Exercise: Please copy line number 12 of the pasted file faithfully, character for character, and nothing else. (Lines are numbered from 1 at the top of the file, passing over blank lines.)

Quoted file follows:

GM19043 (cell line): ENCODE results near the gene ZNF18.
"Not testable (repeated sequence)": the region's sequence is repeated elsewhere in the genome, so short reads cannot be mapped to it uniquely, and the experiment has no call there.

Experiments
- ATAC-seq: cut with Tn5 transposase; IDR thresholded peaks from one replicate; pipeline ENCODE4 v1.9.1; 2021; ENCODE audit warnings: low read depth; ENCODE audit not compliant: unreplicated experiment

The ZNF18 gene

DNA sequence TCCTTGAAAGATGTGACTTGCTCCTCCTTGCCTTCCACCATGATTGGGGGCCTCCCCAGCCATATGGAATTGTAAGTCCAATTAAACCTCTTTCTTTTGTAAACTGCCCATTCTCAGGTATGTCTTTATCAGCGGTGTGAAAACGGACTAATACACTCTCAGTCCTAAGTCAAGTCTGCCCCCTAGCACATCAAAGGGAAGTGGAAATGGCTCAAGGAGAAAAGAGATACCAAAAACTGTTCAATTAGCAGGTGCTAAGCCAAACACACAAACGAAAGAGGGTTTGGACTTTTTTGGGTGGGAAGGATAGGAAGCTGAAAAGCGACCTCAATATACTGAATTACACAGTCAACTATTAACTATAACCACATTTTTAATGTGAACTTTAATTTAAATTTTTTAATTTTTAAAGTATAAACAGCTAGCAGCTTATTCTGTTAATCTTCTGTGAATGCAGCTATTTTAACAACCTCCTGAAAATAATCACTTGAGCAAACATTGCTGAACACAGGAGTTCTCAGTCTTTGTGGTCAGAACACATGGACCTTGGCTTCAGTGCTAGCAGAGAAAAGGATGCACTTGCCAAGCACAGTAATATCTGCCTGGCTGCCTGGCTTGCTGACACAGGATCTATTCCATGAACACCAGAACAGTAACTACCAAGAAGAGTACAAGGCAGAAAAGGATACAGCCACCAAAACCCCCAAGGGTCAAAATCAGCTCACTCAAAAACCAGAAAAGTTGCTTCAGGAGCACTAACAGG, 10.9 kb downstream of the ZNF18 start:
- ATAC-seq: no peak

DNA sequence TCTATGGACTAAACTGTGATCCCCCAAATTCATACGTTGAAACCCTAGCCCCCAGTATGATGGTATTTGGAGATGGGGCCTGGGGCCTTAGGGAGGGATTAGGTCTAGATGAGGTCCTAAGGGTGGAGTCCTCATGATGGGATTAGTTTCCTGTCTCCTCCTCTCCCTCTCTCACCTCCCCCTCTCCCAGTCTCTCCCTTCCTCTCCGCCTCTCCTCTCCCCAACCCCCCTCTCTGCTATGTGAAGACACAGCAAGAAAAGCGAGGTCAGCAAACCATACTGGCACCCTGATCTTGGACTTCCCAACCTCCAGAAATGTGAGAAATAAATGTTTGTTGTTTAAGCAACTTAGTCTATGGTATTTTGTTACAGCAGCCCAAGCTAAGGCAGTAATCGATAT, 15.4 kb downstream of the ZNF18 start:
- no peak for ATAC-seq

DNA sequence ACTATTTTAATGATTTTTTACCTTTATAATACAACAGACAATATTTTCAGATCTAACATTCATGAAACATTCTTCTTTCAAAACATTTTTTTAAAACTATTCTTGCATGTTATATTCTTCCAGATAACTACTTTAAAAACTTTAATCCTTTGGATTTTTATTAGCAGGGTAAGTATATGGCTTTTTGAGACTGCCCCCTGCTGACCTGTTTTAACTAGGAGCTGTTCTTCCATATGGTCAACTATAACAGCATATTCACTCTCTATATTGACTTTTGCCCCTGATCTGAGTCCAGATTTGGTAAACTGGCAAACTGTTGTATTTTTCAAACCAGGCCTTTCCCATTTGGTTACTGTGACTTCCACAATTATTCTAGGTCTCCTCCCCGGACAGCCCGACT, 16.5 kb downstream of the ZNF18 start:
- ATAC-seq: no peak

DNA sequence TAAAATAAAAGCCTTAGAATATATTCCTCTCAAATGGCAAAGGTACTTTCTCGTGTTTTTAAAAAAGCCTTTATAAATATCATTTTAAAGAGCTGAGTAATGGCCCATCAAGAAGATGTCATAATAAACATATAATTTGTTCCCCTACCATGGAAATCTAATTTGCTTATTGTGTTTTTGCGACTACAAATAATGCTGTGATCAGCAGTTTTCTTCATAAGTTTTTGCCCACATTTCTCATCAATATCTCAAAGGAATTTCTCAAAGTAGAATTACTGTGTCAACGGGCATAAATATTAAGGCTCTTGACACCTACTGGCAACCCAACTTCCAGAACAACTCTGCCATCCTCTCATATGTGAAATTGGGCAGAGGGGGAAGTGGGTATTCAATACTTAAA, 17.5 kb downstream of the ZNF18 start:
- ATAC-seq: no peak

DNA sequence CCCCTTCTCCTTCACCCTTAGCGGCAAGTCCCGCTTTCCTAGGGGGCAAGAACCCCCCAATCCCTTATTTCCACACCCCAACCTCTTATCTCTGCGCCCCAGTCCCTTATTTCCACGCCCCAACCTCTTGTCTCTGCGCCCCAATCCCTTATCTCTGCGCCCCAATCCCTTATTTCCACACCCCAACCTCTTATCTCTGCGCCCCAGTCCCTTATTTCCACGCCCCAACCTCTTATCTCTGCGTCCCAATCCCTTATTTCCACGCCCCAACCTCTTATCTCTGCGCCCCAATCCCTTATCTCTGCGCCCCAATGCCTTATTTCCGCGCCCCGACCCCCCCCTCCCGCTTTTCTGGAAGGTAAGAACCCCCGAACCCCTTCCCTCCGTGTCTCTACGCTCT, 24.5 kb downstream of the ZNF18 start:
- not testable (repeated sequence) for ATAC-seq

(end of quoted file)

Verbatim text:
DNA sequence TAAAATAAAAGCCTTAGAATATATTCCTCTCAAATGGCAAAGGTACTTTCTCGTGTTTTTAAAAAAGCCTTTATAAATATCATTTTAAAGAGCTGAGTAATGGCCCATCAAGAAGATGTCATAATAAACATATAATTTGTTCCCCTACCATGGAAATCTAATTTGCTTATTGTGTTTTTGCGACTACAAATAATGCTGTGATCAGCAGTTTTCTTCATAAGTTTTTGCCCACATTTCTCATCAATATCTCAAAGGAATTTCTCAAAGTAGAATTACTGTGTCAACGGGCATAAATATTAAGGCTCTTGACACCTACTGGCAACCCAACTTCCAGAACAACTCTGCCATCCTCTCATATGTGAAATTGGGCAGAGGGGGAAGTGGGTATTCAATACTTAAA, 17.5 kb downstream of the ZNF18 start: